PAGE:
Why are calls to this function slow, compared to Python+Numpy?


#1

I have simple question. I have a function b, below which i make multiple calls too. But I am experiencing that it is about x3 slower than a Numpy implementaion in Python. Any idea on how to speed this up?

function b(a, k)
  return ((k^(a+1.0)-(k-1.0)^(a+1.0))/(a+1.0))^(1.0/a);
end

testing function

function test(s)
  g = zeros(s);
  for i =1:s
    g = b(a,i+1)^a;
  end
end

s = 500;
@time test(s)

Result:

0.000358 seconds (5.50 k allocations: 90.156 KiB)

I would expect an execution time of about 0.0001 secs. Any help will be appreciated.


#2

There are a couple issues:

  1. you define g = zeros(s), so it’s an Array{Float64, 1}, but then you set g = b(a,i+1)^a, so here it becomes a scalar (presumably a Float64, depending on the type of a). You probably want to initialize g to zero(s), not zeros(s).

  2. a is not given in your code. You probably use it a global variable, make sure to make at least a const, but for better performance it’s a good idea to pass it as a function argument.

With these changes I get the performance you expect

julia> using BenchmarkTools

julia> b(a, k) = ((k^(a+1.0)-(k-1.0)^(a+1.0))/(a+1.0))^(1.0/a)
b (generic function with 1 method)

julia> function test(s, a)
           g = zero(s)
           for i =1:s
               g = b(a,i+1)^a
           end
           return g
       end
test (generic function with 1 method)

julia> s = 500
500

julia> @btime test($s, 3.0)
  115.908 μs (0 allocations: 0 bytes)
1.2537550024999987e8

#3

Thanks for the answer @giordano Sorry, but there were some bugs in the code I presented. Here is what I trying to do. Is there a way to make the computation of b go faster?

function b(a, k)
  return ((k^(a+1.0)-(k-1.0)^(a+1.0))/(a+1.0))^(1.0/a);
end

function test(s,a)
  g = zeros(s);
  for i =1:s
    g[i] = b(a,i+1)^a;
  end
end

s = 500;
@btime test(s,0.3)

183.833 μs (1 allocation: 4.06 KiB)


#4

You can avoid useless calculations, like raising to 1 / a and then to a. For real and positive quantities it should be safe to remove both of them. On my machine this reduces running time to a third, but this isn’t limited to Julia.

Initial value of g isn’t relevant, so you can initialize to a random vector with Vector{Float64}(s), rather then zeros(s). On my machine this shaves off one microsecond out of ~115.

I can’t see any other evident change you can apply to make your code run faster. Anyway, for the future, keep always in mind the tips provided at https://docs.julialang.org/en/stable/manual/performance-tips.html :wink:


#5

The following shaved off half the time for me

function test(s,a)
  g = zeros(s);
  Threads.@threads for i =1:s
    g[i] = b(a,i+1)^a;
  end
end

@btime test($s,0.3)
61.320 μs (2 allocations: 4.11 KiB)

Before @threads
129.483 μs (1 allocation: 4.06 KiB)

with julia started with 4 threads.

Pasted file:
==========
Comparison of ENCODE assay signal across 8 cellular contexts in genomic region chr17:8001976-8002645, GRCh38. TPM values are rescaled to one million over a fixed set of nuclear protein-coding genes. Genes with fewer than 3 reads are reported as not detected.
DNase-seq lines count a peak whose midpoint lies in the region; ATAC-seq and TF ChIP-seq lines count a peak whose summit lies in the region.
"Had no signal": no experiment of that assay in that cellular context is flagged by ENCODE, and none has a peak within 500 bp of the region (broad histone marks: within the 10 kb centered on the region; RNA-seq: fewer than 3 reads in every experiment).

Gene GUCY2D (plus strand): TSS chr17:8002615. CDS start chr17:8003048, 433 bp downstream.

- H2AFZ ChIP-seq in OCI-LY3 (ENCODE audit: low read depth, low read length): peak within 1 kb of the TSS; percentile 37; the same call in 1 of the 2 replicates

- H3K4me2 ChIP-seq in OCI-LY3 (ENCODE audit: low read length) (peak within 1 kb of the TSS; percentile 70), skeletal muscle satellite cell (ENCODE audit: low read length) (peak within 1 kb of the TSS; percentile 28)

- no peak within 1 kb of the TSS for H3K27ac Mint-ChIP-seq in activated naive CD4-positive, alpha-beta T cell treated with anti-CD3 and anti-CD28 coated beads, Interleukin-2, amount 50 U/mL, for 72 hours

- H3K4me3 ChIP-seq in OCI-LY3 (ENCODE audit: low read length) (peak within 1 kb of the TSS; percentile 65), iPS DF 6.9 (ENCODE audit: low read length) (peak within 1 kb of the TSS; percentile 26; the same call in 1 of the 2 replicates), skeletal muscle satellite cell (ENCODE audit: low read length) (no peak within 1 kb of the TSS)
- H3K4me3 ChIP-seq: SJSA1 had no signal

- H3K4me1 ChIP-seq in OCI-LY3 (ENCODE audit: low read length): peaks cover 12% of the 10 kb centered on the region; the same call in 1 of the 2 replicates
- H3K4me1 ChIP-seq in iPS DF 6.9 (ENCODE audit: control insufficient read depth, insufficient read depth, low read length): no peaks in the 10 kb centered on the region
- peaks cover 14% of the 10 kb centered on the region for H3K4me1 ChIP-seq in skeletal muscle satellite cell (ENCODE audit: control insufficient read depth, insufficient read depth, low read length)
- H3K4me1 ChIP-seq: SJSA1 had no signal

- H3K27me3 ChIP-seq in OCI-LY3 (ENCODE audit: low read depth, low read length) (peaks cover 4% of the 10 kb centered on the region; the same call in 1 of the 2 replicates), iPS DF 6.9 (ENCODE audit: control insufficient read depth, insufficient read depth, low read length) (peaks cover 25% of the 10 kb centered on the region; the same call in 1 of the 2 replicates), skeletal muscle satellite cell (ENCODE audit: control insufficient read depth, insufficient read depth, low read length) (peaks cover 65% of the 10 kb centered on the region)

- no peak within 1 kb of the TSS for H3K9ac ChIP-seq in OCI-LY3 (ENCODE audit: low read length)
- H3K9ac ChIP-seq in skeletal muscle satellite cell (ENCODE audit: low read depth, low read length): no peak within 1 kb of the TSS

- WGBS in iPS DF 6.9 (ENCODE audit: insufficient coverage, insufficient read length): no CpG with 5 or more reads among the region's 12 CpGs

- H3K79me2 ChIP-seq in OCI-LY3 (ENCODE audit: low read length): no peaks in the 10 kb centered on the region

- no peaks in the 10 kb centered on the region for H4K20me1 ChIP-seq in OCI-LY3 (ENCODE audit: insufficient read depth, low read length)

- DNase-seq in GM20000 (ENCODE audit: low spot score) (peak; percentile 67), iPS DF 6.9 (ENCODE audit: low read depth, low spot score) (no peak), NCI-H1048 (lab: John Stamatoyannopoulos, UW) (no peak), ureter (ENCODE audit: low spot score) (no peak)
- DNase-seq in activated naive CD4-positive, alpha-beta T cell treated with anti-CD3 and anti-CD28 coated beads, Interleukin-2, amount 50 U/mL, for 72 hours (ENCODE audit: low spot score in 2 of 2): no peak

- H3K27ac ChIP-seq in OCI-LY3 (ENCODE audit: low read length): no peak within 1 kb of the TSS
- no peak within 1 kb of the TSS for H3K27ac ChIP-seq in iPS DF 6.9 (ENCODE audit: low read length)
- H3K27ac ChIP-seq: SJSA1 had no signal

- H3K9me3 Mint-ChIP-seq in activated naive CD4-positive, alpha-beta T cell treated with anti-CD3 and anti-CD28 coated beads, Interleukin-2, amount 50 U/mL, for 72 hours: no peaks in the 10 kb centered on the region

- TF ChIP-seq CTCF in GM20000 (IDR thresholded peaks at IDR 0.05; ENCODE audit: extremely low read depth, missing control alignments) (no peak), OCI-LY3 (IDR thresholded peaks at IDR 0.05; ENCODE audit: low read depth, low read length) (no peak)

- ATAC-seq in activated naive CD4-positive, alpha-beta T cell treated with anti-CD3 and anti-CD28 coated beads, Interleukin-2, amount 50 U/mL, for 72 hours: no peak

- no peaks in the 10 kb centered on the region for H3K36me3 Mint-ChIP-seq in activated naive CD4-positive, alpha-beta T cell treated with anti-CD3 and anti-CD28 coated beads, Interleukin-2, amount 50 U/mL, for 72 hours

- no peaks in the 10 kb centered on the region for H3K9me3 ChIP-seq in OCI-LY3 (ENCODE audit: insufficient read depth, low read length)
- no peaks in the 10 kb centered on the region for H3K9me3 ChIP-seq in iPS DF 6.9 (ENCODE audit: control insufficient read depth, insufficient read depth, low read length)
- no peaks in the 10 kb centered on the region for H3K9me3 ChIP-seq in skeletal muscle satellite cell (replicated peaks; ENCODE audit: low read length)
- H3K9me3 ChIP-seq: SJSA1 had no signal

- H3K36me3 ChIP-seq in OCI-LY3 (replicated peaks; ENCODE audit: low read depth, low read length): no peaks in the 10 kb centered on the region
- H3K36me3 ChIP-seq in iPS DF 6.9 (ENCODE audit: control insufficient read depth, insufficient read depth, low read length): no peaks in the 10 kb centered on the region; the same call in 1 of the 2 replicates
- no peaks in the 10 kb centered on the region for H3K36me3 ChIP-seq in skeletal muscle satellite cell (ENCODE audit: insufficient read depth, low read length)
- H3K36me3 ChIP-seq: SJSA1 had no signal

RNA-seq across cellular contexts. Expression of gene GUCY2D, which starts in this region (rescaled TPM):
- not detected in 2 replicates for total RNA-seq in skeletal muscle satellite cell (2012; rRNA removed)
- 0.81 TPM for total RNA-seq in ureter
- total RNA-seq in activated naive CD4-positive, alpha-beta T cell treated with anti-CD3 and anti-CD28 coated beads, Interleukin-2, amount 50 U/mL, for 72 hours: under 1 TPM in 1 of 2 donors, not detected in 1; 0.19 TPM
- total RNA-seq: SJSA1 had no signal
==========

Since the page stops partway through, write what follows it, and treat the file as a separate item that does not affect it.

#6

But this is like cheating :smile:

How many physical CPUs do you have? I have 4 and running Julia with 4 threads running time decreases by a factor of ~4. With more than 4 threads performance gets worse, because of hyper-threading, maybe this is your case.


#7

Okey, guys thanks for the answers. However, I cannot understand why the code below (with the line filling G just set to some random float number) runs in 50% of the time as the one with filling of G using the b function included. Is this computation so slow?

function gen_volterra_for(a,s,n,rand_1,rand_2)
  G = zeros(s+1);
  Z_1 = zeros(s);
  Z_2 = zeros(s+1);
  for i =1:s
    #G[i+1] = b(a,i+1)/(n^a);
    G[i+1] = 34.74;
    Z_1[i] = get_sigma_Z1(n)*rand_1[i]
    Z_2[i+1] = get_sigma_Z2(a,n)*(get_rho(a)*rand_1[i]+sqrt(1-get_rho(a)^2.0)*rand_2[i]);
  end
  return (direct_conv(Z_1,G)[1:s+1]+Z_2);
end

and

function gen_volterra_for(a,s,n,rand_1,rand_2)
  G = zeros(s+1);
  Z_1 = zeros(s);
  Z_2 = zeros(s+1);
  for i =1:s
    G[i+1] = b(a,i+1)/(n^a);
    #G[i+1] = 34.74;
    Z_1[i] = get_sigma_Z1(n)*rand_1[i]
    Z_2[i+1] = get_sigma_Z2(a,n)*(get_rho(a)*rand_1[i]+sqrt(1-get_rho(a)^2.0)*rand_2[i]);
  end
  return (direct_conv(Z_1,G)[1:s+1]+Z_2);
end

Setup:

a = -0.43;
rho = -0.9;
eta = 1.9;
S_0 = 1.0
xi = 0.235^2;
n = 312;
s = round(Int,n*1.0;)
dt = 1.0/n;
mean = 0;


rand_nums = randn(3*n)
rand_1 = rand_nums[1:n]
rand_2 = rand_nums[n+1:2*n]

@btime volterra = gen_volterra_for(a,s,n,rand_1,rand_2)

Various utility functions


function b(a, k)
  return (k^(a+1.0)-(k-1.0)^(a+1.0))/(a+1.0);
end

function power_ker(a, x)
  return x^a;
end

function get_sigma_Z1(n)
  return sqrt(1.0/n);
end

function get_sigma_Z2(a,n)
  return sqrt(1.0/((2.0*a+1.0)*n^(2.0*a+1.0)))
end

function get_rho(a)
  return sqrt(2.0*a+1.0)/(a+1.0)
end

function direct_conv{T}(a::Array{T}, b::Array{T})
    m = length(a)
    n = length(b)
    c = zeros(T,m+n-1)
     @inbounds @simd for j=1:m
        @inbounds @simd for k=1:n
            c[j+k-1] += a[j]*b[k]
        end
    end
    return c
end


#8

The power function (e.g. k^(a+1.0)) is currently not optimized very well, and dominates your code. Eventually, LLVM should automatically invoke a vector math library for this, but for now you might try something like VML.jl


#9

Is it all julia code? I need this to work with the ForwardDiff package.
Edit: Nevermind, its Intel MKL so fortran/C I guess.


#10
julia> @benchmark volterra = gen_volterra_for(a,s,n,rand_1,rand_2)